Later, after my immersion in Asian philosophies at the East-West Center and the University of Hawaii, I was able to help my students choose as philosophical guides great philosophers from among the Asian traditions as well. At the University of Hawaii I was fortunate to have terrific teachers. Professors Chung-ying Cheng and Wing-tsit Chan introduced me to Chinese philosophy. Professor Kenneth Inada introduced me to Buddhist philosophy and Yasutani Roshi introduced me to zazen. Professor S.K. Saksena guided me through the intricacies of Indian philosophy for two wonderful years. Professors T.R.V. Murti, Kalidas Bhattacharya, and D.M. Datta were postgraduate mentors in India, while Professor George Artola and Babu Krishnacharya helped me learn Sanskrit.

In my books and articles, as in all of my teaching, I have tried to pass along to my students what I have been fortunate enough to have learned from my teachers, my colleagues and students. My experience in teaching at a variety of colleges – as diverse as St. Thomas, Chaminade College, Colorado State University, Rensselaer Polytechnic, and SUNY Stony Brook – has convinced me that teaching is primarily about motivating students to inquire and helping them learn, not about passing along information. Asian Philosophies attempts to help students ask and answer the big questions of life, which despite significant cultural differences are basically the same everywhere.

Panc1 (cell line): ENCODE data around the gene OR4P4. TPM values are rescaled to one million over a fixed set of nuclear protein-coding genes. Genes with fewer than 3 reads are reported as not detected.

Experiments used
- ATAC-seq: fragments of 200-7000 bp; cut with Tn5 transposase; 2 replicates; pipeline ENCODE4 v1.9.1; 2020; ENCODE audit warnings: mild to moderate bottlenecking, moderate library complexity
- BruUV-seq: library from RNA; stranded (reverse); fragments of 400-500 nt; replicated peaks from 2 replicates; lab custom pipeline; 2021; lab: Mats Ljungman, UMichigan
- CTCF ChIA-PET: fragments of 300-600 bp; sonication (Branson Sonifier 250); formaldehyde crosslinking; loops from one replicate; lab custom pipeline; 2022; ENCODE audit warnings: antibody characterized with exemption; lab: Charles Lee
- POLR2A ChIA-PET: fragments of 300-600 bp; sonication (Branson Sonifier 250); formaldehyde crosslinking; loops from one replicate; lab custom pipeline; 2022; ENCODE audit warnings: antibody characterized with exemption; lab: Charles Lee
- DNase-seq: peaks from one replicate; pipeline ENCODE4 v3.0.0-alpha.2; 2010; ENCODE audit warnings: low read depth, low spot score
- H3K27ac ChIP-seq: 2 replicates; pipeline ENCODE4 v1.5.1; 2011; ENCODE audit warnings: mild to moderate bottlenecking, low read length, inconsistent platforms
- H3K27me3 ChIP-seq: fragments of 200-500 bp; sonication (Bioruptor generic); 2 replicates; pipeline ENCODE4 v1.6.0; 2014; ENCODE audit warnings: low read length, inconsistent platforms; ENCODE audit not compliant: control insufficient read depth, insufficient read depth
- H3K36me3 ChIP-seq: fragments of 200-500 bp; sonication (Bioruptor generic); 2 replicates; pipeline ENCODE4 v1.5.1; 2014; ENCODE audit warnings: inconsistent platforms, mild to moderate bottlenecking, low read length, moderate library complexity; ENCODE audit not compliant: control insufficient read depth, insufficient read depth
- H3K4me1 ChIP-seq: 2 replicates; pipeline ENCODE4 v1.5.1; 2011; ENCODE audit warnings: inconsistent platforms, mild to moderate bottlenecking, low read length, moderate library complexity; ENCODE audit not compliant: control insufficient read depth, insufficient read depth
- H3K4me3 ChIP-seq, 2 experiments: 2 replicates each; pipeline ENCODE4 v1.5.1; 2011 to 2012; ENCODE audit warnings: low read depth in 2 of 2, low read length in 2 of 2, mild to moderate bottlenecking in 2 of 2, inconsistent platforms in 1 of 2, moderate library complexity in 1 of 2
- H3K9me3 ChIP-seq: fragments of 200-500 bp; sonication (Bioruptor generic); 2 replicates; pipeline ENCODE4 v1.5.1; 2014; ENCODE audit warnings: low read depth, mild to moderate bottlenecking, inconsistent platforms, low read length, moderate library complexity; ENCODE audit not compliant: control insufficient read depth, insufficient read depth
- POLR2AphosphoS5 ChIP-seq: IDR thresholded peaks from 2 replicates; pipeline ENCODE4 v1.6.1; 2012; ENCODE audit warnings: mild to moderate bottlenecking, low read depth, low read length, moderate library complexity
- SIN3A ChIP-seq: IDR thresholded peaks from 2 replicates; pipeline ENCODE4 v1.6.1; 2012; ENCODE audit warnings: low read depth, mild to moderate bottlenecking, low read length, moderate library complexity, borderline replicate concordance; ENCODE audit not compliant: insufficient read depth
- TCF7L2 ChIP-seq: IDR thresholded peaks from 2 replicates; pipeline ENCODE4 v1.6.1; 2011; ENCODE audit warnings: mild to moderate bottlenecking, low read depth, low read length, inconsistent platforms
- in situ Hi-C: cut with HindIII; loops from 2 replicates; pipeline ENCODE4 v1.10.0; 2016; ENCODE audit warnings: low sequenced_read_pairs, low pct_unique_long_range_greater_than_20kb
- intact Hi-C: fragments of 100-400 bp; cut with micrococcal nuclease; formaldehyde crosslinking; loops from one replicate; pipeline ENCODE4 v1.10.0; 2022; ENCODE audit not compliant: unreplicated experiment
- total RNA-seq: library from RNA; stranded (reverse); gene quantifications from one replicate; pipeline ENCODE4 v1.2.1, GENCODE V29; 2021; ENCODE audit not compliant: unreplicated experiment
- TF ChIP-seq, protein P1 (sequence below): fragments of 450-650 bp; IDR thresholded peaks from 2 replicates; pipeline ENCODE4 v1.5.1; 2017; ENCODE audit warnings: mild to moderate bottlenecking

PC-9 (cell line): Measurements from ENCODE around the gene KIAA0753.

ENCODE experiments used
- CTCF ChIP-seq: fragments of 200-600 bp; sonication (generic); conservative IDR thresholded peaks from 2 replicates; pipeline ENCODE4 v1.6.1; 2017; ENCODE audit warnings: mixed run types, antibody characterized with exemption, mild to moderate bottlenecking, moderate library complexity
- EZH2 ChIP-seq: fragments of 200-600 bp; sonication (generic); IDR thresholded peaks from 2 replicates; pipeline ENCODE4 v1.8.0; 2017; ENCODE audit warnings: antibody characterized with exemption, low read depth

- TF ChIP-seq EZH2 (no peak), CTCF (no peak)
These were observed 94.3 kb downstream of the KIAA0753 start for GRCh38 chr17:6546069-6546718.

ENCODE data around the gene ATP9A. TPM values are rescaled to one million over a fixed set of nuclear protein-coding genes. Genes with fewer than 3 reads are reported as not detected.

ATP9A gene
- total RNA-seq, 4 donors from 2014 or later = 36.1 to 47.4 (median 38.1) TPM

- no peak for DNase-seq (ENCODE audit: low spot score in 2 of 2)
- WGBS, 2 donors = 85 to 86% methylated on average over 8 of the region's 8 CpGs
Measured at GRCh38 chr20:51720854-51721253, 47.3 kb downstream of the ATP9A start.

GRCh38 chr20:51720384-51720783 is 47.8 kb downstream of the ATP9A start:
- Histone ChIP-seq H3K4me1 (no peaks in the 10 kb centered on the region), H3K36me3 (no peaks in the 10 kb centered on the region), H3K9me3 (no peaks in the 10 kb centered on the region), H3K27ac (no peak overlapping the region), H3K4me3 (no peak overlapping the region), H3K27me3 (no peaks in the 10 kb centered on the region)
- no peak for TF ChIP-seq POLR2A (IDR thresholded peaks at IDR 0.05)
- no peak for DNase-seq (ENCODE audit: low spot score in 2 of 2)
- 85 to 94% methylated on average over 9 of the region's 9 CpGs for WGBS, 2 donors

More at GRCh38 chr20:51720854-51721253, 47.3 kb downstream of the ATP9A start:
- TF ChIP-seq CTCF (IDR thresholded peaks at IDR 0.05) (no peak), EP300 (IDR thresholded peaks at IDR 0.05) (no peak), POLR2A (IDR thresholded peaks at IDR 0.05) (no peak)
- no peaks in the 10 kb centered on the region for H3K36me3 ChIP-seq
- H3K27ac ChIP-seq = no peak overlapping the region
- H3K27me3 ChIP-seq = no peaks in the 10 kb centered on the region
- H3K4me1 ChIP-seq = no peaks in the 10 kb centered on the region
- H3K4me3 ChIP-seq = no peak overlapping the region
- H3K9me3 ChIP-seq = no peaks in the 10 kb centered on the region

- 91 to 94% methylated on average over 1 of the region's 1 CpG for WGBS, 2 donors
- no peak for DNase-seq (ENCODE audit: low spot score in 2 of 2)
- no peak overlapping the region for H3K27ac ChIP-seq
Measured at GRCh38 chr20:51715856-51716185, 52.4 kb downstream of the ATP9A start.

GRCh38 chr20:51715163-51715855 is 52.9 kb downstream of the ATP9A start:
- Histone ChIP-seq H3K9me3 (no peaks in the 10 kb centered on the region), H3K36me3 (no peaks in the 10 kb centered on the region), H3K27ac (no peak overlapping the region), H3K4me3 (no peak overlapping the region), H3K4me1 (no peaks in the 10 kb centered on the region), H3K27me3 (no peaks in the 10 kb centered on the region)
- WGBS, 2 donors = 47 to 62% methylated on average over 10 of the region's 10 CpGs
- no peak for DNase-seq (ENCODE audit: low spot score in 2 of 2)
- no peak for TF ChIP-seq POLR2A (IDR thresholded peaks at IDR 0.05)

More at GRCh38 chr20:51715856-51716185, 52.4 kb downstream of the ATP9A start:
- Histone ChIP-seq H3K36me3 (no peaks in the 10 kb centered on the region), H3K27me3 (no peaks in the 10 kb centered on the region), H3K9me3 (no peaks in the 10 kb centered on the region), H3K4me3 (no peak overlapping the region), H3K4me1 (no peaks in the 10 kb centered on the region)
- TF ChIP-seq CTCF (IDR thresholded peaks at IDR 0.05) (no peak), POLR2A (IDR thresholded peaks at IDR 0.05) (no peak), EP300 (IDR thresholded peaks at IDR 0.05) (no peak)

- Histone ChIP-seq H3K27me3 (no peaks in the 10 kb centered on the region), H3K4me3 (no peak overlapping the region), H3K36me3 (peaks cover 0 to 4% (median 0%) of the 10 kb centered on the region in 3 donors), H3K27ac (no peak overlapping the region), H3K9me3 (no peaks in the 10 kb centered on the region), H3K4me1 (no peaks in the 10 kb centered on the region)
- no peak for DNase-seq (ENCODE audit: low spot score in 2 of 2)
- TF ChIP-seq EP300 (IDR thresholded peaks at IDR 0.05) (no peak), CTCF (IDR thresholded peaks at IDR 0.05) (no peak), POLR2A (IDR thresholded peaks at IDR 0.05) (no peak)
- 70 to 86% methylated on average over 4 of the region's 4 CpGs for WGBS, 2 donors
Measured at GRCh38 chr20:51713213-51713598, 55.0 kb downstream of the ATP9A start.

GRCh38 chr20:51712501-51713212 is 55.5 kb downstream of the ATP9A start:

Studying the great philosophical traditions of Asia, makes it possible for us to understand these traditions’ carefully considered answers to the most important questions of life, answers that are supported by profound insights and good reasons. Because these answers have guided the thought and action of the peoples of Asia over the centuries, they provide the basic clues to the guiding ideas and values of Asian societies today. And in today’s world, where the very future of humankind depends upon understanding and cooperation among people with diverse values and ideas, it is imperative that these values and ideas be understood.

I would be delighted to hear from anyone teaching or studying this book, and will gladly respond to your questions and concerns. And, of course, I would appreciate any suggestions for improvements. My email is

With my very best wishes,

John M. Koller

Professor Emeritus

Rensselaer Polytechnic Institute

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Table of Contents




Historical Perspectives


Vedas and Upanishads


The Jain Vision


Buddhism: The Basic Teachings


Interdependent Arising and Development of Mahayana


Madhyamaka and Yogacara


Society and the Individual


Self and the World: Sankhya-Yoga


Knowledge and Reality: Nyaya-Vaisheshika


Self and Reality: Mimamsa and Vedanta


Theistic Developments




Tradition and Modernity




Historical Overview of East Asian Philosophies


Yinyang Philosophy in the Book of Changes


Confucianism: The Thought of Confucius


Development of Confucianism: Mengzi, Xunzi, and Dong Zhongshu


Daoism: The Daodejing

Chapter 19

Zhuangzi’s Daoism


Chinese Buddhism


Neo-Confucianism: The Grand Harmony


Korean Philosophy


Japanese Philosophy


Recent Thought


Pronunciation Guide